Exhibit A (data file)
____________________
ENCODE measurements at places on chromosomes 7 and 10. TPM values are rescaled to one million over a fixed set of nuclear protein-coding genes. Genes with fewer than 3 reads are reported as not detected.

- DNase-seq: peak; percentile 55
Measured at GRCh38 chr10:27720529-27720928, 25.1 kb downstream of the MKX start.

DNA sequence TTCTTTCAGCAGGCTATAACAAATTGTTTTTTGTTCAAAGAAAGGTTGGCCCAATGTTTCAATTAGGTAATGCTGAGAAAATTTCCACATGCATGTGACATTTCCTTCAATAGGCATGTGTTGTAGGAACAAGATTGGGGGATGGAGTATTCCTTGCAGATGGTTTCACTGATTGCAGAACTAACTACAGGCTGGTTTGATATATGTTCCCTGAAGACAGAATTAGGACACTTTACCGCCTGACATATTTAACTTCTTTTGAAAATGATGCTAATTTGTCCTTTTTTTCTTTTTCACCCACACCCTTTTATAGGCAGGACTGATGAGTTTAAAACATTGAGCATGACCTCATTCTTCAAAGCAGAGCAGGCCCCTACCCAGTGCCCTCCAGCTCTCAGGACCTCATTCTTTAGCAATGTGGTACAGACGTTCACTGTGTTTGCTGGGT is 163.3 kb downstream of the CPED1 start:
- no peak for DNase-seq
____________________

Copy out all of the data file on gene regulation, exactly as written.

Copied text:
ENCODE measurements at places on chromosomes 7 and 10. TPM values are rescaled to one million over a fixed set of nuclear protein-coding genes. Genes with fewer than 3 reads are reported as not detected.

- DNase-seq: peak; percentile 55
Measured at GRCh38 chr10:27720529-27720928, 25.1 kb downstream of the MKX start.

DNA sequence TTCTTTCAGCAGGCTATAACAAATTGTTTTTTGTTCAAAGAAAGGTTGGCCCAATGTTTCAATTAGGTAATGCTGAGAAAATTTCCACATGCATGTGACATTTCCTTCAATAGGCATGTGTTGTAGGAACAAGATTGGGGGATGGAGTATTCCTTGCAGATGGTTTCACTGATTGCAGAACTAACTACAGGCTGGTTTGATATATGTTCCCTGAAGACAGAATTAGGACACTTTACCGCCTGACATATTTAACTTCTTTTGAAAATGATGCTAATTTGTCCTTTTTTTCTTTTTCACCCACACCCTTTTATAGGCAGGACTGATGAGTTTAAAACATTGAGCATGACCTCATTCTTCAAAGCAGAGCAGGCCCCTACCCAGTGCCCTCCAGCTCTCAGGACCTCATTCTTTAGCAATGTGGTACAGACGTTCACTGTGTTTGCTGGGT is 163.3 kb downstream of the CPED1 start:
- no peak for DNase-seq